The United States increases the resources of the SPTF by $131 million.
The Canadian International Development Agency places a fund for concessional-term condition project financing under administration of the IDB.
First lines of credit for export financing, benefiting Argentina, Brazil, Chile and Mexico.
Release of a report for Colombia and Venezuela on border integration. Loan for an electrical project in Colombia that includes a connection with Venezuela.
First Increase in Resources, complement of $900 million to the FSO. Governors authorize to direct financing from the FSO toward social development, which had been coming out of the SPTF.
Creation of the Institute for Latin American Integration (INTAL), headquartered in Buenos Aires.
First loan to mitigate the effects of a natural disaster: $5.2 million to Costa Rica in the aftermath of the eruption of Irazú Volcano.
First loan for a binational integration project: a highway from Paranaguá Brazil to the Paraguayan border, and improvements to the port of Paranaguá used for Paraguayan exports.
Over the first five years of the IDB, 17 percent of loans from the ordinary capital go to private enterprises without government guarantee, 32 percent to private enterprises through development institutions, and 51 percent to governments and government entities.
First financing of telecommunications sector, for $250,000. Support targeted to studies for improvement of the sector and use of satellites for integration purposes.
Pre-Investment Fund for Latin American Integration established.
The IDB and the Inter-American Institute of Agricultural Science, which later became the Inter-American Institute for Cooperation on Agriculture (IICA), agree to coordinate agricultural credit and agrarian reform training efforts.
The United Kingdom and Sweden each put trust funds under the administration of the IDB, representing $11.6 million and $5 million, respectively. These are the first trust funds created by nonregional countries.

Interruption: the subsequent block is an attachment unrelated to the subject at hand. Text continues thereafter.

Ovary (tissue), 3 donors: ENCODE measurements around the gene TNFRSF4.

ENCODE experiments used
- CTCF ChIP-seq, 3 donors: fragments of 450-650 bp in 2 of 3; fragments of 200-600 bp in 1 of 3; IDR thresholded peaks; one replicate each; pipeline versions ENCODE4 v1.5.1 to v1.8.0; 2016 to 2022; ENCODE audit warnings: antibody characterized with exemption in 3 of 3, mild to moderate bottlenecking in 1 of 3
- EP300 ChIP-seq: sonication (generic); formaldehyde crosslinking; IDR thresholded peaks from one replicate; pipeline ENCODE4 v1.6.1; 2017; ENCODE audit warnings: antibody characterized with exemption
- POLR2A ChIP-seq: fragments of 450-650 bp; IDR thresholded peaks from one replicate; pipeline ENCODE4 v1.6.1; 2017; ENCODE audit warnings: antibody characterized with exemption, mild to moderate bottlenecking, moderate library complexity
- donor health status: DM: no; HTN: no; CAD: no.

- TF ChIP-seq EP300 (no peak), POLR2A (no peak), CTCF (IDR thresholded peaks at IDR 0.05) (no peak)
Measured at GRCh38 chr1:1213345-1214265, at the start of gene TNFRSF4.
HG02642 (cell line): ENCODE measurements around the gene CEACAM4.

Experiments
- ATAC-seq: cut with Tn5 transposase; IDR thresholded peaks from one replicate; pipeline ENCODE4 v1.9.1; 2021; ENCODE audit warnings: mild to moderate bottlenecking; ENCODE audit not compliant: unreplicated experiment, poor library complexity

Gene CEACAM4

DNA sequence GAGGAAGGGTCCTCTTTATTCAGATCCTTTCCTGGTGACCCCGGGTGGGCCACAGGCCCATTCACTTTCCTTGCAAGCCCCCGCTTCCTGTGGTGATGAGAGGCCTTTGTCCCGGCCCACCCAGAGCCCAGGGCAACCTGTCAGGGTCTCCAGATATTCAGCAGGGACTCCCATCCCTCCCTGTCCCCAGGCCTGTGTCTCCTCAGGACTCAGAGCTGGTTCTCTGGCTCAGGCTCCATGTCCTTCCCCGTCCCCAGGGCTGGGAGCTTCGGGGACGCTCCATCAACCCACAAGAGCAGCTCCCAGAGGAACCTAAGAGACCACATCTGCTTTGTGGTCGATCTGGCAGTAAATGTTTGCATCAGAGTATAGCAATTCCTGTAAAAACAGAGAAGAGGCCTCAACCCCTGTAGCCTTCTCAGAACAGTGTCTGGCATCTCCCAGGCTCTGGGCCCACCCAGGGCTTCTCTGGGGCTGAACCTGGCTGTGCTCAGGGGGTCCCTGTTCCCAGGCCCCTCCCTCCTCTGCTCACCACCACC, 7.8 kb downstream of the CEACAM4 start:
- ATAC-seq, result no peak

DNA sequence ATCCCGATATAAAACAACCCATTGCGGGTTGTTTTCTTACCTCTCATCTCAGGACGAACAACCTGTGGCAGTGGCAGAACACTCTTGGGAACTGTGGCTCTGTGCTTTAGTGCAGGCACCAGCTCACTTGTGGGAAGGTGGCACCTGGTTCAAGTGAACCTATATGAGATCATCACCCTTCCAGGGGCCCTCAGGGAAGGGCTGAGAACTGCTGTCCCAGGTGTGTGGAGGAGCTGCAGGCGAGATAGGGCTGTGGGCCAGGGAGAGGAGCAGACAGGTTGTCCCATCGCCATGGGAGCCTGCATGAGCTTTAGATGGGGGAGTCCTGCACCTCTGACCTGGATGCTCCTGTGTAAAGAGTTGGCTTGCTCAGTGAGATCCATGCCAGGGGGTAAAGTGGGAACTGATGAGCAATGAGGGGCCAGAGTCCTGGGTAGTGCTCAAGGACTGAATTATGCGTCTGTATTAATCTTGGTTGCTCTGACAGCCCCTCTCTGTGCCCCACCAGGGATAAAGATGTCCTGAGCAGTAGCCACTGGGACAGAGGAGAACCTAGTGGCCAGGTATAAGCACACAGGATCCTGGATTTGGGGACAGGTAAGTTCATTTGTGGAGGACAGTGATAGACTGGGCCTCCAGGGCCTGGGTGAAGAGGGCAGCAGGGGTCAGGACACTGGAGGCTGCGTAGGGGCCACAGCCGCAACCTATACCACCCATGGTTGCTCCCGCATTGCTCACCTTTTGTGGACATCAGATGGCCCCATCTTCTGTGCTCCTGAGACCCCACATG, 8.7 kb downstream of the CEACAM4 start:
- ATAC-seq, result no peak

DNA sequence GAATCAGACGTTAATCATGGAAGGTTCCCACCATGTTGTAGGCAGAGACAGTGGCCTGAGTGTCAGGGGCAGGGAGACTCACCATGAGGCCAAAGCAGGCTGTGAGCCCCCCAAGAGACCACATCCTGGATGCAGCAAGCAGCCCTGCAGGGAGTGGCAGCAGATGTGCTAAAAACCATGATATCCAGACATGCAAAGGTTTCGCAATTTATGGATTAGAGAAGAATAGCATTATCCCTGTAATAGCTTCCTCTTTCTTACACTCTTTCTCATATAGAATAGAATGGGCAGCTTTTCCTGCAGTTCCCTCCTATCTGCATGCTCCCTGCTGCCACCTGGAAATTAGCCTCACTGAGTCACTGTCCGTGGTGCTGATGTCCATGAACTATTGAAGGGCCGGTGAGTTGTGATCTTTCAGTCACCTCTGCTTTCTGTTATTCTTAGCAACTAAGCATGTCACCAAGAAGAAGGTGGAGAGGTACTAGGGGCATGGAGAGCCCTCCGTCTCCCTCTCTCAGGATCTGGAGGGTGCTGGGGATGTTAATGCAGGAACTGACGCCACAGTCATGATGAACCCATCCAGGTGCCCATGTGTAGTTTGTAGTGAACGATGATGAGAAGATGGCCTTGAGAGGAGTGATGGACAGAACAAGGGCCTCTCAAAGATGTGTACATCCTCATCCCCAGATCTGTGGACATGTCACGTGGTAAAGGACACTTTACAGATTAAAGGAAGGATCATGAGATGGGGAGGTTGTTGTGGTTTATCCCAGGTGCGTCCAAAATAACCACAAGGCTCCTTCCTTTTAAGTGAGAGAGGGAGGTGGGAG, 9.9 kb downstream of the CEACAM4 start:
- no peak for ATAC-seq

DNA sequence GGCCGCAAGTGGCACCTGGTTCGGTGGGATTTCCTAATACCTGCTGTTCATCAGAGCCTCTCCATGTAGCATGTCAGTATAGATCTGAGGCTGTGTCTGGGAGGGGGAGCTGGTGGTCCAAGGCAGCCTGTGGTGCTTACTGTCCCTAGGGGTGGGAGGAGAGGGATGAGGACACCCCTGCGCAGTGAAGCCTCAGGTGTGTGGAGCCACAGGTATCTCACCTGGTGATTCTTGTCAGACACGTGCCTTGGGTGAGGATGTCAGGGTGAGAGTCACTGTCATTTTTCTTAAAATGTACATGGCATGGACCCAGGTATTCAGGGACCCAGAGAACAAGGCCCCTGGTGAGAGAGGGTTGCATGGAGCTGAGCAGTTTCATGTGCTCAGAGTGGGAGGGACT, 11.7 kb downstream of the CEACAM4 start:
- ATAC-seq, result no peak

First short-term bond issues that are sold at face value to the central banks and public finance agencies of 15 Latin American member countries of the IDB, Spain and Israel totaling $65 million.
Second Increase in Resources: $1.2 billion in the FSO.
Trinidad and Tobago joins the Bank.
New policy adopted for mobilization of financial resources from nonmember countries for development in Latin America.
Second Increase in Resources: $1.005 billion in the ordinary capital (without cash contribution required).
First financing, $9.5 million, for a national telecommunications project to interconnect the four major cities of Bolivia.
Central American Bank for Economic Integration authorized to use $3 million from a prior loan to build a telecommunications system between the countries of Central America and Panama and Mexico.
The IDB and the Pan American Health Organization support campaigns to combat bovine hoof and mouth disease in South America.
The Bank increases it's Financial support of the science and technology sectors and starts to consider loan applications for projects in the tourist sector.
First office created for the evaluation of successes and problems of Bank policies and operations, the Group of Controllers of the Review and Evaluation System.